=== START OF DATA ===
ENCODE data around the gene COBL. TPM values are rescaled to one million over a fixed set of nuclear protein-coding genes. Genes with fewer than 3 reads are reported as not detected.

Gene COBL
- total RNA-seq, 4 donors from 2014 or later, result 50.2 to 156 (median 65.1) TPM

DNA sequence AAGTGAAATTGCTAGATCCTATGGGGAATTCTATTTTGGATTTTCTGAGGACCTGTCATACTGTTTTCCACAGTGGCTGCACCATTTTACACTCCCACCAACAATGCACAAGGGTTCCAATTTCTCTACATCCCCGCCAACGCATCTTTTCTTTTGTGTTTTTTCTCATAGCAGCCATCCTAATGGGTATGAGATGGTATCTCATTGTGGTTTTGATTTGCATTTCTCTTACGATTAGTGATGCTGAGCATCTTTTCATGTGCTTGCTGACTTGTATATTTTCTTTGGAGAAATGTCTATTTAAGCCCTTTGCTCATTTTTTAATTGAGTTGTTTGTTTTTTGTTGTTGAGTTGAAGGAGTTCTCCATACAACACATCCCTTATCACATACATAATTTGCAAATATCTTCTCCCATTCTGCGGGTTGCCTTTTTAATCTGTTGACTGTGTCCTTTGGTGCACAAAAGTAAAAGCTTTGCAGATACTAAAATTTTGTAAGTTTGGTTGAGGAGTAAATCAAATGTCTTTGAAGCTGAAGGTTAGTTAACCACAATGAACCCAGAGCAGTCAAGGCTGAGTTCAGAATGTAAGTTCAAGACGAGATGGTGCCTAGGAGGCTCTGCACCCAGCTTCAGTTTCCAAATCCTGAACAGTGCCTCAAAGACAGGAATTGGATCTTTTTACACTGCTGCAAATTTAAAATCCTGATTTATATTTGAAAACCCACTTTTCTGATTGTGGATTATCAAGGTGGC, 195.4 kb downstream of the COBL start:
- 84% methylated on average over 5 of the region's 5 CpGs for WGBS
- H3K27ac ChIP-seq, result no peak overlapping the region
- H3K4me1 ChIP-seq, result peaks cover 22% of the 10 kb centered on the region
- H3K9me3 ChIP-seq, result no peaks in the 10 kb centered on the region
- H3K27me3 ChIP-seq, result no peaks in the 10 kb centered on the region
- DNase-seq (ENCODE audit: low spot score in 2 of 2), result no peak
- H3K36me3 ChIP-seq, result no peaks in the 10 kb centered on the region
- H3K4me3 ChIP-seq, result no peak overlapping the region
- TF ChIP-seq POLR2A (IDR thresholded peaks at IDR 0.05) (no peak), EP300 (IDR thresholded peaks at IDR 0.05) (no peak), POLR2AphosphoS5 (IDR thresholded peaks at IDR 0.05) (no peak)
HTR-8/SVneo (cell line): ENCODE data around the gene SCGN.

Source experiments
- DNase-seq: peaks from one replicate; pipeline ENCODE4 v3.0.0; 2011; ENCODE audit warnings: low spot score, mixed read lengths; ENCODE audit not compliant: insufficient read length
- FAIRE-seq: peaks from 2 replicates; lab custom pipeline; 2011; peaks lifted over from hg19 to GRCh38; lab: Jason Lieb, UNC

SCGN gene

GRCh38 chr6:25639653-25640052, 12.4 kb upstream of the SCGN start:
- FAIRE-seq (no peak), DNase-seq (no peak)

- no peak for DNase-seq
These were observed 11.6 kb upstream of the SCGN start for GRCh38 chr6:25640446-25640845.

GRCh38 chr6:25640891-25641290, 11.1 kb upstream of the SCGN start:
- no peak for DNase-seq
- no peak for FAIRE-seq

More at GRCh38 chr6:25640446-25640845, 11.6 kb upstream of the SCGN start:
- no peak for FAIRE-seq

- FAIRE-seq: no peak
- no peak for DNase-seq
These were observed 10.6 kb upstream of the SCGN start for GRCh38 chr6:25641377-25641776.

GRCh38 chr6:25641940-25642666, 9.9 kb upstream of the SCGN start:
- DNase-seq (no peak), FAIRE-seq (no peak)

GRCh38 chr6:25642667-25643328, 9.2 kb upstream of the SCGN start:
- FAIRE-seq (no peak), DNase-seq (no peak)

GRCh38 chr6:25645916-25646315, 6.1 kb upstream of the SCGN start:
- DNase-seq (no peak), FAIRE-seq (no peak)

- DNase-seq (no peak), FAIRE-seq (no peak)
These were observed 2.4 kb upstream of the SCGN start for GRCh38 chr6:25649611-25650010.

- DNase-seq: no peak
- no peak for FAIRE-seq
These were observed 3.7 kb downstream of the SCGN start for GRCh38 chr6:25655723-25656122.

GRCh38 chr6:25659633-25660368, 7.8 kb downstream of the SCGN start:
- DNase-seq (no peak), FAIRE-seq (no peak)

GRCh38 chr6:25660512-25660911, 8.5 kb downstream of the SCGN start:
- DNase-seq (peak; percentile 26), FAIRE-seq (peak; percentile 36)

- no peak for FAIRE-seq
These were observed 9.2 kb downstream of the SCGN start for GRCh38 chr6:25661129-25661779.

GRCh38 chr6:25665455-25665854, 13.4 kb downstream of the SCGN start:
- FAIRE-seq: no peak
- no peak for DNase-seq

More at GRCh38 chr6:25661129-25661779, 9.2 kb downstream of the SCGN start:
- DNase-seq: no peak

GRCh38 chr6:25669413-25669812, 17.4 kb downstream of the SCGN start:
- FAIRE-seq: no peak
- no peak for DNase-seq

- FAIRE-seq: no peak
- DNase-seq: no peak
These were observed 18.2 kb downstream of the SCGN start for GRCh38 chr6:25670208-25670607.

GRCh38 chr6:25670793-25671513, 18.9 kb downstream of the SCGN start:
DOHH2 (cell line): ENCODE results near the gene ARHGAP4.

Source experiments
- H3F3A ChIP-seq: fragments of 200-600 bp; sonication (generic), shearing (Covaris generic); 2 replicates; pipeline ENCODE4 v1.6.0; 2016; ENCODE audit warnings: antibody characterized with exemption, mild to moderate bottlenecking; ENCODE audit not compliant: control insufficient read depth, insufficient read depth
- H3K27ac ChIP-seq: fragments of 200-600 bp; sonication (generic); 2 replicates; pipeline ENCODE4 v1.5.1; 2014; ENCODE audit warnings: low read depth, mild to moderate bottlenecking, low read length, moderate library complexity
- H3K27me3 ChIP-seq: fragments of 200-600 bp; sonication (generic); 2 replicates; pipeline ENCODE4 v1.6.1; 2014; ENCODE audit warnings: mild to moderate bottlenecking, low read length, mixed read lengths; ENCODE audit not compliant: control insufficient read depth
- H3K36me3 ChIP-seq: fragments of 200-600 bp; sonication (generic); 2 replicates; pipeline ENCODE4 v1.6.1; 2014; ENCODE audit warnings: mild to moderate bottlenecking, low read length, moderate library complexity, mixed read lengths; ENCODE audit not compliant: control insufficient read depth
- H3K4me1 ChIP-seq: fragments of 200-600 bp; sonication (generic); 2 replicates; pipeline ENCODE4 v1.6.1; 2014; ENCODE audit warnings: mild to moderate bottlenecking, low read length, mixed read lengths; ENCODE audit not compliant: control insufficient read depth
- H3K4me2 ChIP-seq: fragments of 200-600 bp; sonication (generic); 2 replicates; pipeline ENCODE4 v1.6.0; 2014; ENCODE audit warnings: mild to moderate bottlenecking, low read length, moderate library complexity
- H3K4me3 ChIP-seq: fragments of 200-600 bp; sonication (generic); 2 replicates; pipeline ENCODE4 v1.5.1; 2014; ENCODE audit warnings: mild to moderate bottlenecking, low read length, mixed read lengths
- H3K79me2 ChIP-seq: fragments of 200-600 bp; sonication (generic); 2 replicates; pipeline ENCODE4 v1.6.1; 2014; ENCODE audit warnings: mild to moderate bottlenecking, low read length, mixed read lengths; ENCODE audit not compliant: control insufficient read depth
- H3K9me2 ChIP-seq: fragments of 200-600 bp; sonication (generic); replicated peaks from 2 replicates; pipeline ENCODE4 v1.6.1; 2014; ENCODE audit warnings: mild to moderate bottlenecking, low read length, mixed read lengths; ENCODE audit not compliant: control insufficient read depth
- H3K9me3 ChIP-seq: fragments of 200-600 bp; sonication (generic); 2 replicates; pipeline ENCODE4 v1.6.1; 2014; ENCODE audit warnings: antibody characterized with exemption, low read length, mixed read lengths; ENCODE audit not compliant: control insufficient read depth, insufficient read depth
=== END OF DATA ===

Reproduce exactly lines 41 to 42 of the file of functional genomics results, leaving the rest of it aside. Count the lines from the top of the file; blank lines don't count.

These were observed 3.7 kb downstream of the SCGN start for GRCh38 chr6:25655723-25656122.

GRCh38 chr6:25659633-25660368, 7.8 kb downstream of the SCGN start: